Leukaemia | Twelve months on | Back to work | child receiving chemotherapy

Sorry for the harsh titles of these blogs sometimes! I’m trying to use keywords so that other families with children with cancer can find us on Google if they’re looking for positive stories.

Latest hospital visit

We’re due an update as it’s been a while hasn’t it.  It’s been quiet as I’ve been a busy little bee and George’s is on top form considering, so we’ve not been in hospital for sickness, just routine appointments – go George!

We went into Oncology at Alder Hey earlier this week after school for George to have bloods taken which were then discussed at his appointment on Wednesday.  Barry (the port) was given a flush to prevent him clotting up, which was a good reflection of how well George has been – it’s usually accessed more regularly because he falls ill before it ever needs flushing.

The doctor mentioned this week that George’s neutrophils are quite high at the moment.  The average Joe’s neutrophils sit between 4 and 11 but George’s need to be around 1 so that the doctors know his bone marrow is suppressed.  His neuts are 3.8 right now so it’s a sign his bone marrow has started fighting something off (any virus or infection), or he needs his chemo dosage increasing.  We’ve got another two weeks to see what the next move is.

The vegetarian

Sugar the puppy has had her fur trimmed
No pictures of the kids, just the dog’s hair cut

What else is new… Sugar has had a hair cut…. oh and Harriet’s a vegetarian!  that news has come as no surprise to a few of my friends.  One day she just refused to eat “an actual chicken’s leg!?” as she put it.  She’s never had an issue with meat until now… now she’s guilt tripping us all over eating defenceless animals.  In her words “it’s like eating Sugar” – our pet dog.  I get her point.  To be fair to her, I admire the fact she’s made the choice herself, no one she knows is a veggie, she’s doing it purely because of how she feels.  She knows her own mind this one.

Giving up work whilst George received treatment

As you all know, I stopped teaching my antenatal classes a few weeks after George’s diagnosis.  This decision didn’t come easy, but it was the only way forward.  The classes could be quite emotionally demanding and I got to the point where I felt my ladies weren’t getting the best of me anymore.  Obviously they all thought I was completely mad still teaching whilst George had just been diagnosed with leukaemia…. maybe I was!   I just thought it might help to keep in a positive place.

Anyway, no regrets on that front, I was released from a restrictive contract and free from the monthly payments to the franchise.  I could relax and look after my children when they needed me the most.  It was during those periods when George was an inpatient, and we were juggling Oliver and Harriet too, I couldn’t imagine being in a place where I could consider working again – and I’d previously only worked 12 hours a week tops!.

Ready to get back to work whilst treatment continues

Twelve months or so later and I know that I’m ready to get back in the game….not ‘on’ the game… those days are behind me 😉  There’s approximately 2 and a half years of daily chemotherapy and theatre for spinal chemo every few months but now we have our routines in place, I feel like there’s a little opening for me to get some of myself back.  School are now well versed on what they’re looking out for, we know which friends we can rely on if we’re rushing to hospital and we understand the drill once we’re there.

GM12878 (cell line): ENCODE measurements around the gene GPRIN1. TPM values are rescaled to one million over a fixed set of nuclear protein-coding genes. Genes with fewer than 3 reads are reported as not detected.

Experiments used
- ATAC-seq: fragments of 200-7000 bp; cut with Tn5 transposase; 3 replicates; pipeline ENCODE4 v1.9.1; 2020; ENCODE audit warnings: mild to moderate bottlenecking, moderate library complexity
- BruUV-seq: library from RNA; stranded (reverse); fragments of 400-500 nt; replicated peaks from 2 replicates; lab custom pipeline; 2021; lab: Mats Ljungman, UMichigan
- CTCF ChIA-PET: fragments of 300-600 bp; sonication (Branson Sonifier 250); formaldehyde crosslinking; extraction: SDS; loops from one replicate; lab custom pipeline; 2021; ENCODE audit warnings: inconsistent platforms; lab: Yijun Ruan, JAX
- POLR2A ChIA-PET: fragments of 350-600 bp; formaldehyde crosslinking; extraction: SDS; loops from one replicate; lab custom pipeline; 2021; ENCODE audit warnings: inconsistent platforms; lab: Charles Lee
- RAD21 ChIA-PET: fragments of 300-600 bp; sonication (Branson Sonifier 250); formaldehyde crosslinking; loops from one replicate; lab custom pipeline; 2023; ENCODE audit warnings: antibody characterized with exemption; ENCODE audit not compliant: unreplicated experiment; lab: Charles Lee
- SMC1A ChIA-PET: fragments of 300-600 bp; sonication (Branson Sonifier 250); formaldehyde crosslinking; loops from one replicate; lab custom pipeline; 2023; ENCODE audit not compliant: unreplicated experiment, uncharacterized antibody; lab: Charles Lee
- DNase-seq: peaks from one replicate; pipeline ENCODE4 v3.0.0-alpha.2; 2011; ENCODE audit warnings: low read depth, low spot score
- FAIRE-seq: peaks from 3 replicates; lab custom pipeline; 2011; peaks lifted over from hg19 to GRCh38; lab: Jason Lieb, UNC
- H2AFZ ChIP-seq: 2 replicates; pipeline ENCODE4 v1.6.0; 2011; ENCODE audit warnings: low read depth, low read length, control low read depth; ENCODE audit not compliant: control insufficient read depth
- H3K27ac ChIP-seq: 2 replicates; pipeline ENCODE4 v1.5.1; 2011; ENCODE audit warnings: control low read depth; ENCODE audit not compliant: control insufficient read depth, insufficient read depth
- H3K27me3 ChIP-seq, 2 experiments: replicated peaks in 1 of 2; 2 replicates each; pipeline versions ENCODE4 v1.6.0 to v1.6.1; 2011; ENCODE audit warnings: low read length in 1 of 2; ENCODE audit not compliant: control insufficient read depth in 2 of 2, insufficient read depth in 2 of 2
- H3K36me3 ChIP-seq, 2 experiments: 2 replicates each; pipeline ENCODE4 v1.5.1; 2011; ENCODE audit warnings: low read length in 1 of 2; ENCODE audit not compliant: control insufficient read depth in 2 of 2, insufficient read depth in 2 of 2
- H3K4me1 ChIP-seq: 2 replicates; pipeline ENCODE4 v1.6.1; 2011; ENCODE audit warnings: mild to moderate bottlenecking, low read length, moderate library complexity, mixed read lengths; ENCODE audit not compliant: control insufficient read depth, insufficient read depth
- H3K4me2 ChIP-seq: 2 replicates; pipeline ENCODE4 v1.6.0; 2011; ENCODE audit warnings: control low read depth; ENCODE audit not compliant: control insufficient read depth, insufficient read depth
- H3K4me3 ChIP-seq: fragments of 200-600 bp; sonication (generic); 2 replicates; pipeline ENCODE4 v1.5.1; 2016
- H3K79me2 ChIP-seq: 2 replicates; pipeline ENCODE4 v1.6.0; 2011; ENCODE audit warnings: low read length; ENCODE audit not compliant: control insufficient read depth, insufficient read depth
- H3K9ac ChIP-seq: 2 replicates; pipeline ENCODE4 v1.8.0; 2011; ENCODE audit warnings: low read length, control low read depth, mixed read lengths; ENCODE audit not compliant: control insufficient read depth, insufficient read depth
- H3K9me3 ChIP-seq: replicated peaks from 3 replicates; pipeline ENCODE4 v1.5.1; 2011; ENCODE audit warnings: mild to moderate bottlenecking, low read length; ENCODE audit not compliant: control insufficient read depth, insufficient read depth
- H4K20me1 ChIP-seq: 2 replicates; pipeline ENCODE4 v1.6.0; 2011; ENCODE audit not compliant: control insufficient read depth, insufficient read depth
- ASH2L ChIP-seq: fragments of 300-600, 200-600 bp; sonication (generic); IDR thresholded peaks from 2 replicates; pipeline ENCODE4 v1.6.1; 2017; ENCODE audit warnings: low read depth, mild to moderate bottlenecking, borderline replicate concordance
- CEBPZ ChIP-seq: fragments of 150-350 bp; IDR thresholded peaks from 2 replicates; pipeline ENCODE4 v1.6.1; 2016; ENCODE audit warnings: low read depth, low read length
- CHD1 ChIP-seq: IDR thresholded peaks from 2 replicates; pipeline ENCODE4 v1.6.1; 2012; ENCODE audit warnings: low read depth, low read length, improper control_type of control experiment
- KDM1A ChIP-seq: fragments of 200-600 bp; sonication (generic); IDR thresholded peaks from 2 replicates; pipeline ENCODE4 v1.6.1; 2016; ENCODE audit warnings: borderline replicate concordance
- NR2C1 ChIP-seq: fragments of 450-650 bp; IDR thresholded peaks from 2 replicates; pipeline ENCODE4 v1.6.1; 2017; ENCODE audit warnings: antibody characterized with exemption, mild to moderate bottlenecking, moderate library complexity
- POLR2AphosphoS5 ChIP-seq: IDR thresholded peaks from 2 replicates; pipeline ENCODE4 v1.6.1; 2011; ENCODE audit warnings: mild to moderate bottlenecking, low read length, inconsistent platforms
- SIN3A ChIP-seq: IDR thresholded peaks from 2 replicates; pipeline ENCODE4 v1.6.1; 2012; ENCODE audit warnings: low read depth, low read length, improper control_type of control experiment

Lisa Rooza stood at Hypnobirthing training
Proper Geek at the Hypnobirthing training

We all know I love a good chat, I also enjoy helping other people and given my 4 years experience working with pregnant ladies, things are pointing in the same direction.  I have had a chat with my friends in the local maternity services and the birthy world and found out that, you know what?  I can do something birthy myself!  I’m a qualified complementary therapist, and have now trained in a method of delivering antenatal workshops called Hypnobirthing.  I have now set up my own birth programme and called it Birth Geek.

Birth Geek

I have lots of ideas for Birth Geek, but for now am not going to bite off more than I can chew.  I’m running antenatal workshops on a Sunday in Warrington, Lymm and Knutsford and offering mobile pregnancy massage a few days a week while the children are in school.  I’ve loved getting my teeth into designing my own website… and final branding is almost there, do take a look.

Not lost the plot yet….

We rise by lifting others quote
that we do….

And so a new chapter is beginning, one I never envisaged even 6 months ago – working whilst my child is receiving treatment for cancer!? but look, anything’s possible.  I’m just going to keep mindful of keeping a good balance.  Given I’ve not been sectioned so far, something is obviously working for us!  Celebrating every small achievement, every milestone, taking nothing for granted and living life to the full is not about to change.

Lis x

Strongest treatment out of the way and a new chapter beginning

Fighting fit
Fighting fit

This week was George’s final week of “Delayed Intensification” <fist pumps the air>  I’m breathing a sigh of relief that his treatment should never be as strong as it has been over the past couple of months.  Barry the port will never receive chemotherapy again… I’m sure of it.

Maintenance